Bereavement is diagnosed when the focus of clinical attention is a reaction to the death or loss of a loved one. As part of their reaction to the loss, some grieving individuals present with symptoms characteristic of a Major Depressive Episode (e.g., feelings of sadness and associated symptoms such as insomnia, poor appetite, and weight loss).
The bereaved individual typically regards the depressed mood as "normal," although the person may seek professional help for relief of associated symptoms such as insomnia or anorexia. The duration and expression of "normal" bereavement vary considerably among different cultural groups.
The diagnosis of Major Depressive Disorder is generally not given unless the symptoms are still present 2 months after the loss. However, the presence of certain symptoms that are not characteristic of a "normal" grief reaction may be helpful in differentiating bereavement from a Major Depressive Episode. These include:
- Guilt about things other than actions taken or not taken by the survivor at the time of the death;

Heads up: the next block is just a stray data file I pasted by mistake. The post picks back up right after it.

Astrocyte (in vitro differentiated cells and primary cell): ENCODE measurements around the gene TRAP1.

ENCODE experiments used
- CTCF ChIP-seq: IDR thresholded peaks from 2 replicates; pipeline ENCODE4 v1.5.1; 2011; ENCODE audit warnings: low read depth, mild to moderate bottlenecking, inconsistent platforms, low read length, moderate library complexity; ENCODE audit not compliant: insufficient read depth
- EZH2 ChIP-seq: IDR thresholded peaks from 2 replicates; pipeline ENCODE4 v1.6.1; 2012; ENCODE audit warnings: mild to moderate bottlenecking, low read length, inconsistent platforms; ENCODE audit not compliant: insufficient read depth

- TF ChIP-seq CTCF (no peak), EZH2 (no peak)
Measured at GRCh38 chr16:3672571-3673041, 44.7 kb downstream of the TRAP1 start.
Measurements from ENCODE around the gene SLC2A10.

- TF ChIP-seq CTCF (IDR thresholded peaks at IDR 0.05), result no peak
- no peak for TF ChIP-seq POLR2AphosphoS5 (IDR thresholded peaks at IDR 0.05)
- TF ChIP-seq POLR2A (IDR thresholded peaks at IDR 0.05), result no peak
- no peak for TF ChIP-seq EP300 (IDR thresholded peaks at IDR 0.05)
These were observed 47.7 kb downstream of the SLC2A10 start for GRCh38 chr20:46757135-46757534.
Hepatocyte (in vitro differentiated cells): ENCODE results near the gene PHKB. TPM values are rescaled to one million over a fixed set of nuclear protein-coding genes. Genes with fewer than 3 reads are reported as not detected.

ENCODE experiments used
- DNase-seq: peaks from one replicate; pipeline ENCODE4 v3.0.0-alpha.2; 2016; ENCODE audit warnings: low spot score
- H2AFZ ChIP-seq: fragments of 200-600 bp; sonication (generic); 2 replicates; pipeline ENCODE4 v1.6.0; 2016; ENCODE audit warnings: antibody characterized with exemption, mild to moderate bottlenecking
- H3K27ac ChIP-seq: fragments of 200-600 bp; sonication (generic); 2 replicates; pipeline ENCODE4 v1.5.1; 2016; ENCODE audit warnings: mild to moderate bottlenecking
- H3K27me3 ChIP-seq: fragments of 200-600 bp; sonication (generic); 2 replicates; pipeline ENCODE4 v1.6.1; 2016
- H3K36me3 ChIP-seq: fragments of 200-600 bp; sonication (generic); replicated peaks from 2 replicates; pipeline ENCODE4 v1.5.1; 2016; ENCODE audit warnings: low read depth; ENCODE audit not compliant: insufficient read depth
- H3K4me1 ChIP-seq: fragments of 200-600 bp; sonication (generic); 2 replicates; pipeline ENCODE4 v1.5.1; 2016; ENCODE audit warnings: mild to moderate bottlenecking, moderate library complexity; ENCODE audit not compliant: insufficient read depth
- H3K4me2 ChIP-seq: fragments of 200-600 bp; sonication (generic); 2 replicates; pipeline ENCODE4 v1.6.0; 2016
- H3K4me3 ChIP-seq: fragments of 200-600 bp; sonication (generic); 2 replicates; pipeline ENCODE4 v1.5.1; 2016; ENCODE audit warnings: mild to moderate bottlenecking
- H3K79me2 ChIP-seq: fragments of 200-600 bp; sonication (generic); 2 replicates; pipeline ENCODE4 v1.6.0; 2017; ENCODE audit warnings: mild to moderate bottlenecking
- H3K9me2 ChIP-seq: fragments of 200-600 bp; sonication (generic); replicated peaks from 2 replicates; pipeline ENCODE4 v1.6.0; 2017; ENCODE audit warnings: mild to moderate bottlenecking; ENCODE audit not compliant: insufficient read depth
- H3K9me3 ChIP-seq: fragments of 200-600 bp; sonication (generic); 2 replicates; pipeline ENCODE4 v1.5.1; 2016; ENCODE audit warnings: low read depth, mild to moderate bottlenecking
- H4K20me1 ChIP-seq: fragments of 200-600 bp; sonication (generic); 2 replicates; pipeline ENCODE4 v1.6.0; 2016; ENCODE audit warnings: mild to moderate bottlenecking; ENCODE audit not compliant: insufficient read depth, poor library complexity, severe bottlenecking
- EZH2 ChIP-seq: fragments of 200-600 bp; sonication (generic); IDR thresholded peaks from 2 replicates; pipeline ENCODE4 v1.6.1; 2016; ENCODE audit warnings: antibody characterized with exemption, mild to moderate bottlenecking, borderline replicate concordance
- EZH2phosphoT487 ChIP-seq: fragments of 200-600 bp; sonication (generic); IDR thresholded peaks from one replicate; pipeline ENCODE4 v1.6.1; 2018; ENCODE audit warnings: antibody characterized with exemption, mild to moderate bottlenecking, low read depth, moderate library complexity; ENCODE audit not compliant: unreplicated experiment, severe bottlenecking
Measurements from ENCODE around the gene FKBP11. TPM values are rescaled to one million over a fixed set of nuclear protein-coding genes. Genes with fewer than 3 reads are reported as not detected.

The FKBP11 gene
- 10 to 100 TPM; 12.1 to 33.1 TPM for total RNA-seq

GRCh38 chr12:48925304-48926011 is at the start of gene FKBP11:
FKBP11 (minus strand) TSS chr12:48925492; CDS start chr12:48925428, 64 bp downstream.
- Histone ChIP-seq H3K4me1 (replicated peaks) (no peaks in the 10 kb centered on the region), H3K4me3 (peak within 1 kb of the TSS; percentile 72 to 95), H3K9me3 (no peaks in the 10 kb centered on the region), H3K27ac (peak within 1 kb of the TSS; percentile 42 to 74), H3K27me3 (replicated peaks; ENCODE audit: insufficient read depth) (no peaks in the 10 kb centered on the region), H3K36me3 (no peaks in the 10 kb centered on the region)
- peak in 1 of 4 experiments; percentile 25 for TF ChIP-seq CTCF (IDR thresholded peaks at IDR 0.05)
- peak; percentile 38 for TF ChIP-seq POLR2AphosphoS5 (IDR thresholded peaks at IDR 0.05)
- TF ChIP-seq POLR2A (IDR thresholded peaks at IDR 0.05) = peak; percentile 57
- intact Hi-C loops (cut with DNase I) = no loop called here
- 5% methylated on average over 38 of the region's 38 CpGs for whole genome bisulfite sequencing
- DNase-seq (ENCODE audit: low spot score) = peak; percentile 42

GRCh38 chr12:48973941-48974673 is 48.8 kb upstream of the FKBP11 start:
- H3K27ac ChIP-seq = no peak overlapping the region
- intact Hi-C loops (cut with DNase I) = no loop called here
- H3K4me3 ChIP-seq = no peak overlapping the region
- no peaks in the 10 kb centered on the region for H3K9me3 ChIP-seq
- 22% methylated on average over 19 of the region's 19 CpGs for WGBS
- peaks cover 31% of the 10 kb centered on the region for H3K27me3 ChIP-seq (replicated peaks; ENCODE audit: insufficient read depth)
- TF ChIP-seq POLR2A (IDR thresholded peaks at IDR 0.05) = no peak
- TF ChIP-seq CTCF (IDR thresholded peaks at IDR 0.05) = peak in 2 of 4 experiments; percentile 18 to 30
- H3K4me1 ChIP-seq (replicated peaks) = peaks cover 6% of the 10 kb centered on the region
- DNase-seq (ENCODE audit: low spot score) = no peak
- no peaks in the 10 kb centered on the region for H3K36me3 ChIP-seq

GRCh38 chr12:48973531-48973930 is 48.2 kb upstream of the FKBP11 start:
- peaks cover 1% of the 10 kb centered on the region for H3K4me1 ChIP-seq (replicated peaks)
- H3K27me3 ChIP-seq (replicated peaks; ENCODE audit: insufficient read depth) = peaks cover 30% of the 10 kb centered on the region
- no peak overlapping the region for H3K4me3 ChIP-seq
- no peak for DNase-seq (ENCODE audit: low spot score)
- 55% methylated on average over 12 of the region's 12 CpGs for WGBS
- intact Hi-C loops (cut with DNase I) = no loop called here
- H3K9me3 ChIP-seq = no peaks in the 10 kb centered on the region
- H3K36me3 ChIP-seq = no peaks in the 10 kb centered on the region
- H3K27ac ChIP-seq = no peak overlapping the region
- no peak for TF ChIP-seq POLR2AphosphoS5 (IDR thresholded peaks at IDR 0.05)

- Thoughts of death other than the survivor feeling that he or she would be better off dead or should have died with the deceased person;
- Morbid preoccupation with worthlessness;
- Significant psychomotor retardation;
- Prolonged and serious functional impairment; and
- Hallucinatory experiences other than thinking that he or she hears the voice of, or transiently sees the image of, the deceased person.
Criteria summarized from:
American Psychiatric Association. (1994). Diagnostic and statistical manual of mental disorders, fourth edition. Washington, DC: American Psychiatric Association.
Last reviewed: By John M. Grohol, Psy.D. on 1 Jun 2010
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